tragedy

noun
trag·​e·​dy | \ ˈtra-jə-dē How to pronounce tragedy (audio) \
plural tragedies

Definition of tragedy

1a : a disastrous event : calamity
2a : a serious drama typically describing a conflict between the protagonist and a superior force (such as destiny) and having a sorrowful or disastrous conclusion that elicits pity or terror
b : the literary genre of tragic dramas
c : a medieval narrative poem or tale typically describing the downfall of a great man
3 : tragic quality or element

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Examples of tragedy in a Sentence

Her son's death was a terrible tragedy. The situation ended in tragedy when the gunman shot and killed two students. The biggest tragedy here is that the accident could have easily been prevented. “Hamlet” is one of Shakespeare's best-known tragedies. The students are studying Greek tragedy. an actor who is drawn to tragedy
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Recent Examples on the Web Her daughter, Fatemeh Sharifzadeh, who is in high school, was born years after the tragedy. The Salt Lake Tribune, 10 Sep. 2021 Very few artifacts were recovered in the days after the tragedy. Caitlin O'kane, CBS News, 9 Sep. 2021 Along with the game serving as a return of major college football after a national tragedy, the SEC donated $1 million to a fund supporting victims of the attacks. Tom Green | Tgreen@al.com, al, 7 Sep. 2021 Many share that mentality as the community continues to reshape itself one year after the tragedy. oregonlive, 3 Sep. 2021 Hours after the tragedy, Arnold Palmer spoke to media. Dana Hunsinger Benbow, The Indianapolis Star, 19 Aug. 2021 After the McDonald tragedy, the city transformed another existing oversight body into the Civilian Office of Police Accountability, or COPA, which now has 150 employees and a $13 million budget. Austin Berg, National Review, 10 Aug. 2021 On a sympathy visit after the tragedy, his magnanimous landlord, Mr. Vincent, tells him not to worry about the next month’s rent. Teju Cole, The New Yorker, 10 Aug. 2021 Getting answers and for clients and helping to make their lives better after tragedy has been fulfilling. Georgann Yara, The Arizona Republic, 14 Oct. 2021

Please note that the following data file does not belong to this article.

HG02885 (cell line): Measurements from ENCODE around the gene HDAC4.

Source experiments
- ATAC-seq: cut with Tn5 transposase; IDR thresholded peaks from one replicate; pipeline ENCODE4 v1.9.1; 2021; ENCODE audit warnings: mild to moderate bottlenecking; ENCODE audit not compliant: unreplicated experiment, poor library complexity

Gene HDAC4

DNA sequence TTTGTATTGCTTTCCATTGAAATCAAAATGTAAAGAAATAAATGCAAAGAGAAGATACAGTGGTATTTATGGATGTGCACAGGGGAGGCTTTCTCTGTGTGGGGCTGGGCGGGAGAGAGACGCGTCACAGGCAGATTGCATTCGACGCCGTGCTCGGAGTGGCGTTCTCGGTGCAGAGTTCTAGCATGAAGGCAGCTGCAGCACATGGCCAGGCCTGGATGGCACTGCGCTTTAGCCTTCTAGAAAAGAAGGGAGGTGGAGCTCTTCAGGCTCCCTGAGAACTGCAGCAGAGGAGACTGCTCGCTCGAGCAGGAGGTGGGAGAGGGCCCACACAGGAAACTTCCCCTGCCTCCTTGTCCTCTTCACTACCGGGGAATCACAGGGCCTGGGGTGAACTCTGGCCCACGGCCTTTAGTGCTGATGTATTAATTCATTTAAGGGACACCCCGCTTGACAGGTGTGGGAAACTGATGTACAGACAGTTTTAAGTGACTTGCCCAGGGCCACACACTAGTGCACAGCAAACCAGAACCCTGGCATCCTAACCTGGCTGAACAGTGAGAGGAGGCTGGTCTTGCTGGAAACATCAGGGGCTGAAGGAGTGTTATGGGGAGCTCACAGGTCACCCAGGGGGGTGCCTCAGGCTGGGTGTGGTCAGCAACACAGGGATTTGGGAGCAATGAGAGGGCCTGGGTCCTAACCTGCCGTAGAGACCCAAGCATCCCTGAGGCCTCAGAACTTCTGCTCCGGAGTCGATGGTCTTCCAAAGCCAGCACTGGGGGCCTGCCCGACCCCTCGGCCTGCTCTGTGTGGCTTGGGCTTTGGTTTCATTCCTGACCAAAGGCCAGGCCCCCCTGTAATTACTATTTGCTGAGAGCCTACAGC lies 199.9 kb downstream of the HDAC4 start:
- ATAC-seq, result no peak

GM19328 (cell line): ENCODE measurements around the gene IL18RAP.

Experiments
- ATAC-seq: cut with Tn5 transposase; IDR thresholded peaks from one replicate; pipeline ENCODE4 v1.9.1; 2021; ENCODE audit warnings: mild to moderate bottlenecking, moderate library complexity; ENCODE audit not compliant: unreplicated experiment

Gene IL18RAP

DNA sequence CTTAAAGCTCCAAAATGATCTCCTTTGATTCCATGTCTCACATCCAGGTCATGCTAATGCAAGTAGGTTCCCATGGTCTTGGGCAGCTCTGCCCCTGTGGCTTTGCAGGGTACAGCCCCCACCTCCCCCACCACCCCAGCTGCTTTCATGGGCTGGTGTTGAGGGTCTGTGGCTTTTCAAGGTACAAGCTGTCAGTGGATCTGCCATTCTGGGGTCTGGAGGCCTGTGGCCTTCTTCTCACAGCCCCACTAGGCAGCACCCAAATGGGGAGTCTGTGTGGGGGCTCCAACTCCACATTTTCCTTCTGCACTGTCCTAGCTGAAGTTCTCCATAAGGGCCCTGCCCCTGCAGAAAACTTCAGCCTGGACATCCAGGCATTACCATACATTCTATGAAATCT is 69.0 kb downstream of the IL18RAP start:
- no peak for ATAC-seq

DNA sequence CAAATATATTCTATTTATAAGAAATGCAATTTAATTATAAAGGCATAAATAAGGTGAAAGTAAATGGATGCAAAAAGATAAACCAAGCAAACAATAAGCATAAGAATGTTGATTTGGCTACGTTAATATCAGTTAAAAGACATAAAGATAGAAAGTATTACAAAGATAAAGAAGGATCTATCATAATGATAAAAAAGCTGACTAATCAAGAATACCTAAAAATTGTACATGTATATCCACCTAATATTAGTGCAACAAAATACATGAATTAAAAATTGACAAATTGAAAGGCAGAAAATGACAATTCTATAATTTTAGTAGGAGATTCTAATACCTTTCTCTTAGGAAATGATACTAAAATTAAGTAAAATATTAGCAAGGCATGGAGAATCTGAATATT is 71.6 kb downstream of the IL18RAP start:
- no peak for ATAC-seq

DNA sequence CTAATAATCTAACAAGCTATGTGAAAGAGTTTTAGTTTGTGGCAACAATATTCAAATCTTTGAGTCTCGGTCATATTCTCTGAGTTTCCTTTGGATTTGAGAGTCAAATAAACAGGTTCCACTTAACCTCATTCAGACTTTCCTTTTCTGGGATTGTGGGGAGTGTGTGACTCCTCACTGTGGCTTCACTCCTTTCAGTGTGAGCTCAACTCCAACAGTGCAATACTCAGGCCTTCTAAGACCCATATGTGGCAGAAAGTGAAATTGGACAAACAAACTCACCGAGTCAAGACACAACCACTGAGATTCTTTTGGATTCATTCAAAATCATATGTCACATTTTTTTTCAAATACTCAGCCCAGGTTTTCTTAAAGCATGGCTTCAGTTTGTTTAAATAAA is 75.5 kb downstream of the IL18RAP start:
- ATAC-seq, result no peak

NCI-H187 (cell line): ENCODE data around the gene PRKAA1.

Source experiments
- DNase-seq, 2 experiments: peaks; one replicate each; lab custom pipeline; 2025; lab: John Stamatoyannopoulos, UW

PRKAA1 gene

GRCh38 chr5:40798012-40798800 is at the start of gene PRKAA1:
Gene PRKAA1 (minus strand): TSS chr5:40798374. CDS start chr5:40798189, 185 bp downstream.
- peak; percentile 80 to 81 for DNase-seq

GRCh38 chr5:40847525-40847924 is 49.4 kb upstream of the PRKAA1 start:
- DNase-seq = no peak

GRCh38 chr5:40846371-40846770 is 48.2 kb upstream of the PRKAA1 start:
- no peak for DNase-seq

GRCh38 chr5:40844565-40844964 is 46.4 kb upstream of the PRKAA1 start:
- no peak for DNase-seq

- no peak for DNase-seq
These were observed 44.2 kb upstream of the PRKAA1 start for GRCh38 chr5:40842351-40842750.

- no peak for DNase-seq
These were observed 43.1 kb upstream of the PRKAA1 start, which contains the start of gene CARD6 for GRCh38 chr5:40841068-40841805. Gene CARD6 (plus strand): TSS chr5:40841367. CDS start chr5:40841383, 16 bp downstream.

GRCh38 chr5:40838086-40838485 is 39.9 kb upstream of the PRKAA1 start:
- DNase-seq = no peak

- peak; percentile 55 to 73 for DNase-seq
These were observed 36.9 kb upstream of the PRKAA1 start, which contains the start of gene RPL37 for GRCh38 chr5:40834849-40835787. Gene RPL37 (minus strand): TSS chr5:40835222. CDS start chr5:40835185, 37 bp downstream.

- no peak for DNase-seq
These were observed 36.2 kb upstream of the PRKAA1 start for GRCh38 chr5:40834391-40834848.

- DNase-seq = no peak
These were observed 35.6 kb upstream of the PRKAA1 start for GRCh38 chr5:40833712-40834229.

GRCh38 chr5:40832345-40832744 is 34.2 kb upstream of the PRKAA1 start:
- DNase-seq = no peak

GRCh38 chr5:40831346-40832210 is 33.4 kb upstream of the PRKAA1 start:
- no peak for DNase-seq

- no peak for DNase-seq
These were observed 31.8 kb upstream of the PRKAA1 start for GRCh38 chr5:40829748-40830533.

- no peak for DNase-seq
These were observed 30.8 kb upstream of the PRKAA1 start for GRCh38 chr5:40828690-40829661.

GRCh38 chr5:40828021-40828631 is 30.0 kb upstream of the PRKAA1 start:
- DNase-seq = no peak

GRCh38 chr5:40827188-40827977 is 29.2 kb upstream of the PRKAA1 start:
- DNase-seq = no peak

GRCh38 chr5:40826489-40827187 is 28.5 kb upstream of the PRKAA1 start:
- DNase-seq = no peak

These example sentences are selected automatically from various online news sources to reflect current usage of the word 'tragedy.' Views expressed in the examples do not represent the opinion of Merriam-Webster or its editors. Send us feedback.

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First Known Use of tragedy

14th century, in the meaning defined at sense 2c

History and Etymology for tragedy

Middle English tragedie, from Middle French, from Latin tragoedia, from Greek tragōidia, from tragos goat (akin to Greek trōgein to gnaw) + aeidein to sing — more at troglodyte, ode

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Time Traveler for tragedy

Time Traveler

The first known use of tragedy was in the 14th century

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Dictionary Entries Near tragedy

tragedize

tragedy

tragelaph

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Statistics for tragedy

Last Updated

16 Oct 2021

Cite this Entry

“Tragedy.” Merriam-Webster.com Dictionary, Merriam-Webster, https://www.merriam-webster.com/dictionary/tragedy. Accessed 20 Oct. 2021.

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More Definitions for tragedy

tragedy

noun

English Language Learners Definition of tragedy

: a very bad event that causes great sadness and often involves someone's death
: a very sad, unfortunate, or upsetting situation : something that causes strong feelings of sadness or regret
: a play, movie, etc., that is serious and has a sad ending (such as the death of the main character)

tragedy

noun
trag·​e·​dy | \ ˈtra-jə-dē How to pronounce tragedy (audio) \
plural tragedies

Kids Definition of tragedy

1 : a disastrous event
2 : a serious play that has a sad or disastrous ending

More from Merriam-Webster on tragedy

Nglish: Translation of tragedy for Spanish Speakers

Britannica English: Translation of tragedy for Arabic Speakers

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